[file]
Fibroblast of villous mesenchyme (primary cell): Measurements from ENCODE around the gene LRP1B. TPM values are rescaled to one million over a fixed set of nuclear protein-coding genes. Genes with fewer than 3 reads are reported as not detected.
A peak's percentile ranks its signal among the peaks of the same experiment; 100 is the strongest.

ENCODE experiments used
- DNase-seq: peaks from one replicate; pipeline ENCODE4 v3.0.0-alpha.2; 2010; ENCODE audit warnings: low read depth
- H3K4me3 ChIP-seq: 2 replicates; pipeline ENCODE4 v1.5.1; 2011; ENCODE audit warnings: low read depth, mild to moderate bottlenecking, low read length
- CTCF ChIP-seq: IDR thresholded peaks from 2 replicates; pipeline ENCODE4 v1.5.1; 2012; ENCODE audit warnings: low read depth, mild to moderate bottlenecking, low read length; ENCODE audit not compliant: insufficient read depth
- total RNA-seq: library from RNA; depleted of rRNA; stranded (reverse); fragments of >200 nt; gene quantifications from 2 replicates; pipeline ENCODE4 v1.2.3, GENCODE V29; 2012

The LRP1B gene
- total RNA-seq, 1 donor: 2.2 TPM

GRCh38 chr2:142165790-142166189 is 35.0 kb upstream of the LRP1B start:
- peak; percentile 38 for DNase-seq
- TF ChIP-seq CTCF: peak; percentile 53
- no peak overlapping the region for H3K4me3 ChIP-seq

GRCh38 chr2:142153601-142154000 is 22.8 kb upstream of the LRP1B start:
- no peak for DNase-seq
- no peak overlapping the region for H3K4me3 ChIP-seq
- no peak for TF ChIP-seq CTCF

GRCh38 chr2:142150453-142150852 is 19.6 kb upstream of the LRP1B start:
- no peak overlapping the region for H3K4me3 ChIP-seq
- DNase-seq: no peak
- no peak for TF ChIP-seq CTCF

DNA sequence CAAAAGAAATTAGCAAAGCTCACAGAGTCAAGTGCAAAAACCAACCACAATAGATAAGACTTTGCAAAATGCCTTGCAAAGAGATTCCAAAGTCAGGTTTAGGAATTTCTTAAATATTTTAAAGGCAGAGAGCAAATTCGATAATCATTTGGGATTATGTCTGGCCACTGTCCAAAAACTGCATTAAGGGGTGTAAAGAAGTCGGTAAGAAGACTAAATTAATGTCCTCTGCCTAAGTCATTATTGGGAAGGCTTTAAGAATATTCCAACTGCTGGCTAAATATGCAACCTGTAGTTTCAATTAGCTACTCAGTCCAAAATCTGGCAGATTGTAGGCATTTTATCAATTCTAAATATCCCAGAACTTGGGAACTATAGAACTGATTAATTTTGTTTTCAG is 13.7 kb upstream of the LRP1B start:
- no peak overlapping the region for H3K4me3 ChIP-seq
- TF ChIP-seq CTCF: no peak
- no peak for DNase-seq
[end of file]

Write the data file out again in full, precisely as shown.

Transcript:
Fibroblast of villous mesenchyme (primary cell): Measurements from ENCODE around the gene LRP1B. TPM values are rescaled to one million over a fixed set of nuclear protein-coding genes. Genes with fewer than 3 reads are reported as not detected.
A peak's percentile ranks its signal among the peaks of the same experiment; 100 is the strongest.

ENCODE experiments used
- DNase-seq: peaks from one replicate; pipeline ENCODE4 v3.0.0-alpha.2; 2010; ENCODE audit warnings: low read depth
- H3K4me3 ChIP-seq: 2 replicates; pipeline ENCODE4 v1.5.1; 2011; ENCODE audit warnings: low read depth, mild to moderate bottlenecking, low read length
- CTCF ChIP-seq: IDR thresholded peaks from 2 replicates; pipeline ENCODE4 v1.5.1; 2012; ENCODE audit warnings: low read depth, mild to moderate bottlenecking, low read length; ENCODE audit not compliant: insufficient read depth
- total RNA-seq: library from RNA; depleted of rRNA; stranded (reverse); fragments of >200 nt; gene quantifications from 2 replicates; pipeline ENCODE4 v1.2.3, GENCODE V29; 2012

The LRP1B gene
- total RNA-seq, 1 donor: 2.2 TPM

GRCh38 chr2:142165790-142166189 is 35.0 kb upstream of the LRP1B start:
- peak; percentile 38 for DNase-seq
- TF ChIP-seq CTCF: peak; percentile 53
- no peak overlapping the region for H3K4me3 ChIP-seq

GRCh38 chr2:142153601-142154000 is 22.8 kb upstream of the LRP1B start:
- no peak for DNase-seq
- no peak overlapping the region for H3K4me3 ChIP-seq
- no peak for TF ChIP-seq CTCF

GRCh38 chr2:142150453-142150852 is 19.6 kb upstream of the LRP1B start:
- no peak overlapping the region for H3K4me3 ChIP-seq
- DNase-seq: no peak
- no peak for TF ChIP-seq CTCF

DNA sequence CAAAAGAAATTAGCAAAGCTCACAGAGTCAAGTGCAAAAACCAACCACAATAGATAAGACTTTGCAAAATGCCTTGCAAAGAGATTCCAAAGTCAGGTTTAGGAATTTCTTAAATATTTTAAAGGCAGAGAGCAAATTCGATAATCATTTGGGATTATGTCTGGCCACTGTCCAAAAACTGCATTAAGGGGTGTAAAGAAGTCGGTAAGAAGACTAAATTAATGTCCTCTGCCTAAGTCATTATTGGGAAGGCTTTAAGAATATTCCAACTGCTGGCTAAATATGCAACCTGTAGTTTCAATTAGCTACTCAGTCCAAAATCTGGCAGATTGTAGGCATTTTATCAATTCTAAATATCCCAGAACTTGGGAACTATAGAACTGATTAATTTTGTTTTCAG is 13.7 kb upstream of the LRP1B start:
- no peak overlapping the region for H3K4me3 ChIP-seq
- TF ChIP-seq CTCF: no peak
- no peak for DNase-seq